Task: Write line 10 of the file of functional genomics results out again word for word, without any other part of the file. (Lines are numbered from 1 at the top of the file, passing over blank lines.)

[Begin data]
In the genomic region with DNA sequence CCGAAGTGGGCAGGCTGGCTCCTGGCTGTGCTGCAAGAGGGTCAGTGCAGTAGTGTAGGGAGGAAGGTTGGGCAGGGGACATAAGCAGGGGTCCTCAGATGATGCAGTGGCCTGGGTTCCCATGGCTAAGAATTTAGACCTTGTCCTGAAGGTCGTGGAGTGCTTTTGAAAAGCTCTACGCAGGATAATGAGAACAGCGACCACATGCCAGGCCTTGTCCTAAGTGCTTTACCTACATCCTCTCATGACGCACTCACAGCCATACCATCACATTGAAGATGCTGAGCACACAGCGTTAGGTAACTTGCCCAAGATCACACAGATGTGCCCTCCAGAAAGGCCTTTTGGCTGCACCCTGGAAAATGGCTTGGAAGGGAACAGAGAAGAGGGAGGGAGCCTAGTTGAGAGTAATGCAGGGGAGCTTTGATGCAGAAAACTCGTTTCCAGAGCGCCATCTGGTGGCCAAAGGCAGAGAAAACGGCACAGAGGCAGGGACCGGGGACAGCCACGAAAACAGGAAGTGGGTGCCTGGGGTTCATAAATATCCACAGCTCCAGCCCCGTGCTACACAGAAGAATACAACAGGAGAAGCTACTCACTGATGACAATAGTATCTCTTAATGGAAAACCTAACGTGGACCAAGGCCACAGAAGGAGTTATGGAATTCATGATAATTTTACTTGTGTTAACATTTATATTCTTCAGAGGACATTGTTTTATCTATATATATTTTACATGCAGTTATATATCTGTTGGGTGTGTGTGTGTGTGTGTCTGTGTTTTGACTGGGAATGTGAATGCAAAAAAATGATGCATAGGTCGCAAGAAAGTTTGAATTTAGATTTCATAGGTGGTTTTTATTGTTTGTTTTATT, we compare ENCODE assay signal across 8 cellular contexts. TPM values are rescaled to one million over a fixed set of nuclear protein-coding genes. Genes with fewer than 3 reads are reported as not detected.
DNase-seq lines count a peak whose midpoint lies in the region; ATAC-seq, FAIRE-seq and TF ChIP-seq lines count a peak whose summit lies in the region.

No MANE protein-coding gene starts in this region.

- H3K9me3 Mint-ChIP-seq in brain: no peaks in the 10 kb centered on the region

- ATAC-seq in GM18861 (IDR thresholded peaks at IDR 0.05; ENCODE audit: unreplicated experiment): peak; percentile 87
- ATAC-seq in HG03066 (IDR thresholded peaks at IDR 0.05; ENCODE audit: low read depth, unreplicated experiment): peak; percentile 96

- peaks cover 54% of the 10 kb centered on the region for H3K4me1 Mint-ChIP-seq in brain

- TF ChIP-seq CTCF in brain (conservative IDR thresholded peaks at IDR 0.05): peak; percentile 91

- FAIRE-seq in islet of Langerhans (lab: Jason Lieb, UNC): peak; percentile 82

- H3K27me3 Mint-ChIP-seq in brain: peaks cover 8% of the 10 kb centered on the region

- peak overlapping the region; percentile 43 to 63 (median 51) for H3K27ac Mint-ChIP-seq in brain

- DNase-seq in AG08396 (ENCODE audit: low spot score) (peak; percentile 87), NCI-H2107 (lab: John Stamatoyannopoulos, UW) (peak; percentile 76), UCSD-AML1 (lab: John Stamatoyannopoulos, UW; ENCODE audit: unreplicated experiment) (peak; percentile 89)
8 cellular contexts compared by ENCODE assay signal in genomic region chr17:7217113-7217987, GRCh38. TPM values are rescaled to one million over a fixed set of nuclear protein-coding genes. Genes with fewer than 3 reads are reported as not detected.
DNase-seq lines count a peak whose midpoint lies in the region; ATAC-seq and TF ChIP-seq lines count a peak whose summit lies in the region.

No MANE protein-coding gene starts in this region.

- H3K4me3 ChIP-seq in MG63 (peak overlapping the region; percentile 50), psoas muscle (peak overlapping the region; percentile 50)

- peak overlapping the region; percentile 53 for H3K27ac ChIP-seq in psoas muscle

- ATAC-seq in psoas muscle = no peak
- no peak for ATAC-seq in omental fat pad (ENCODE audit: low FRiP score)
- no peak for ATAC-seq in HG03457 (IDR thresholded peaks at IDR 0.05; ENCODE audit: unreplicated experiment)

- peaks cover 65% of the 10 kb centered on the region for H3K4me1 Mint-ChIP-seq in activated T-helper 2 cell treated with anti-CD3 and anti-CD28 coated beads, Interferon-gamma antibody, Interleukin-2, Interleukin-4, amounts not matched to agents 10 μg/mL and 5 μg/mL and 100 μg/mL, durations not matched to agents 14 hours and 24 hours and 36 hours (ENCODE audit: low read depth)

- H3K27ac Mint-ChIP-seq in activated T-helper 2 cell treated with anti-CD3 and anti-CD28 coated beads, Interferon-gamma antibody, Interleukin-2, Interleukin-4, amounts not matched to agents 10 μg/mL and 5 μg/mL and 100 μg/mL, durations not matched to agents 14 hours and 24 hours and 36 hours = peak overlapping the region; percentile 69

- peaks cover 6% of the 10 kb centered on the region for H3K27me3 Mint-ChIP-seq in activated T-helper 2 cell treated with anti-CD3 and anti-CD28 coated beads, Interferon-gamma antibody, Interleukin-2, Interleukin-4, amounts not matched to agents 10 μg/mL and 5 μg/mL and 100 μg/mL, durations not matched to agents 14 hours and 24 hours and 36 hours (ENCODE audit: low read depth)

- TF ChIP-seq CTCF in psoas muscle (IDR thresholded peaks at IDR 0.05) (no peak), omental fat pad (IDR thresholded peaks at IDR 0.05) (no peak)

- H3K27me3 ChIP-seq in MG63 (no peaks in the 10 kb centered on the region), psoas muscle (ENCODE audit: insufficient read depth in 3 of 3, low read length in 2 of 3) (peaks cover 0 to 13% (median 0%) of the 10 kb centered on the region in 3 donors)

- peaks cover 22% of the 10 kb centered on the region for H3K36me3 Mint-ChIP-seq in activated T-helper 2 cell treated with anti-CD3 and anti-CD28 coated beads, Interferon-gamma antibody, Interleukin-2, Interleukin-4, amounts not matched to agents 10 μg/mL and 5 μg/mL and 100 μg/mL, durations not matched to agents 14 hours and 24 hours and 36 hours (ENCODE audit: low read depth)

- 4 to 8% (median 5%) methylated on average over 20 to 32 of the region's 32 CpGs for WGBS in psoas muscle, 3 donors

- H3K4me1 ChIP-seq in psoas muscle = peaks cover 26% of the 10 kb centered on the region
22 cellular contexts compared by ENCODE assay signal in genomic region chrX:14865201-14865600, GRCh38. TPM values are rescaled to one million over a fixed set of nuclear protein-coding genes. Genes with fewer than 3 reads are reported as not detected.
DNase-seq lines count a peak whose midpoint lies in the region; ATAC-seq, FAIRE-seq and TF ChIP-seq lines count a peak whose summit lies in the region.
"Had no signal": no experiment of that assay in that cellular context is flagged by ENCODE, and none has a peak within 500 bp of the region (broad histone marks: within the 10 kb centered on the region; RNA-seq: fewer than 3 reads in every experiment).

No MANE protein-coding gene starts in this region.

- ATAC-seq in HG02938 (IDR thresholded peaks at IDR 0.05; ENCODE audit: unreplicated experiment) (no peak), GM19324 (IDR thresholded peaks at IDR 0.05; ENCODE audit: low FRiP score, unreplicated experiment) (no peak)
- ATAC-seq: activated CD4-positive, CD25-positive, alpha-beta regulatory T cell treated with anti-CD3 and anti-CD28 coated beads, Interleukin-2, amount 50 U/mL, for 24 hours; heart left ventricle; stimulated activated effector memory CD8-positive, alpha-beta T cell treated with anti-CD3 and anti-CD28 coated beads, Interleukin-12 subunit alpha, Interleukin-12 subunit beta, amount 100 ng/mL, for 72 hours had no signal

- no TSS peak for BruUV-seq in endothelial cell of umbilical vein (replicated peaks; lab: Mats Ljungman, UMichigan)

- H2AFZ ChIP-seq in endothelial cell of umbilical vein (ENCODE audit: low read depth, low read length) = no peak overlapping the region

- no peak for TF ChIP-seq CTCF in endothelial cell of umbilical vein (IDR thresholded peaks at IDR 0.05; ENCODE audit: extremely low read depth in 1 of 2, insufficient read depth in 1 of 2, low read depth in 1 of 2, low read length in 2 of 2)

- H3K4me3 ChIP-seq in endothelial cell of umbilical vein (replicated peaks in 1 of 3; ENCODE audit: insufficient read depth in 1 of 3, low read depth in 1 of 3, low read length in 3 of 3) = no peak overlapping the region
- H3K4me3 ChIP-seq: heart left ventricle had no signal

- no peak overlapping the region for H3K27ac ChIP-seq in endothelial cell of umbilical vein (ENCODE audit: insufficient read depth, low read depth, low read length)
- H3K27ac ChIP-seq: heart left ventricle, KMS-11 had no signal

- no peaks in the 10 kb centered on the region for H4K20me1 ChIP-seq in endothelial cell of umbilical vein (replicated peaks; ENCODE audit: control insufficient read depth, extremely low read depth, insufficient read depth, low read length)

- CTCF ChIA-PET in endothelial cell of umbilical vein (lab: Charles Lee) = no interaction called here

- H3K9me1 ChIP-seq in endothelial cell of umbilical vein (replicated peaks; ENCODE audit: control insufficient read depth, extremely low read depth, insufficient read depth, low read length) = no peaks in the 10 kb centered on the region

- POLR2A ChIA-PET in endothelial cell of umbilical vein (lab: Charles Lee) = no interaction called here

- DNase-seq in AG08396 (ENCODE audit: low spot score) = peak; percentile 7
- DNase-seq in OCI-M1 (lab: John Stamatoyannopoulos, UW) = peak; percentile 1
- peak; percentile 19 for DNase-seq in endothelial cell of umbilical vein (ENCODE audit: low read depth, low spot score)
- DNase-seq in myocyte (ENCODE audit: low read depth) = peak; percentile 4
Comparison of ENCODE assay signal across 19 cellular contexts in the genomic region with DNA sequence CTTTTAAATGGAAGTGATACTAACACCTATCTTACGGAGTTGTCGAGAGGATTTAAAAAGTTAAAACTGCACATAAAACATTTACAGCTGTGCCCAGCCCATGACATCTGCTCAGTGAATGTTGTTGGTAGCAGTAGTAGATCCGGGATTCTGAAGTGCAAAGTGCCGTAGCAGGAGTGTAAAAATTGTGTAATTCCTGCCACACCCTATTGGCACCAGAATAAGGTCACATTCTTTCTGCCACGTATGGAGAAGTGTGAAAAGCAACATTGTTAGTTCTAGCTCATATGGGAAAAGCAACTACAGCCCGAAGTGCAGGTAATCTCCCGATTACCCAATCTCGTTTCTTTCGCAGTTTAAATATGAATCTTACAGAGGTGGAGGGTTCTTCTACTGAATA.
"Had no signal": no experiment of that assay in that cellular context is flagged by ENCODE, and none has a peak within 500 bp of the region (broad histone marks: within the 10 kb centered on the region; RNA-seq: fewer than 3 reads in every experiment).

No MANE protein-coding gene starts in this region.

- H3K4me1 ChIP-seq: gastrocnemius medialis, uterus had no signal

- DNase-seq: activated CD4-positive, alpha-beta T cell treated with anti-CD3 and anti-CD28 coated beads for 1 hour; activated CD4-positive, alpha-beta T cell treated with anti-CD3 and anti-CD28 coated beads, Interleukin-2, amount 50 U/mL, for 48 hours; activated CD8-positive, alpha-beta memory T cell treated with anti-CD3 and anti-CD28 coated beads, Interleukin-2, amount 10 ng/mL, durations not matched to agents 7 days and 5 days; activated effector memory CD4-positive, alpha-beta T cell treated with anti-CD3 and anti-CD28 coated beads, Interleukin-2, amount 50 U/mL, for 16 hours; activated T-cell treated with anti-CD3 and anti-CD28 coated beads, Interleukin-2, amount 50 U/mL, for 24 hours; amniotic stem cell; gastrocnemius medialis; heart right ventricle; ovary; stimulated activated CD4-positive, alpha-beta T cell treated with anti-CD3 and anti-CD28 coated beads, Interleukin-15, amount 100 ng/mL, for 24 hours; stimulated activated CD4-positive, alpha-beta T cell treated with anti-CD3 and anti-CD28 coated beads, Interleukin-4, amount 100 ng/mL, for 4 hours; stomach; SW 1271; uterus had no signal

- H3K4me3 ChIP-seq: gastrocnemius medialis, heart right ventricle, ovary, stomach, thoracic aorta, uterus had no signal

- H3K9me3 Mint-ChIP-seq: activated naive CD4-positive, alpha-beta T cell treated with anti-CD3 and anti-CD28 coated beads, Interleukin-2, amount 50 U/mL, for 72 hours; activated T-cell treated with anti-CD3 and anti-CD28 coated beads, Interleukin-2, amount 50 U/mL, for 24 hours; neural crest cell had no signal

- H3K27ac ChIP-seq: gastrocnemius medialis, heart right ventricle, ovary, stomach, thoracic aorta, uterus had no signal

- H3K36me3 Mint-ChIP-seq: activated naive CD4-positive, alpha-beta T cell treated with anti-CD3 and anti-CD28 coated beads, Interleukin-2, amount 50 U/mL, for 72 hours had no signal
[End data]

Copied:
- H3K27me3 Mint-ChIP-seq in brain: peaks cover 8% of the 10 kb centered on the region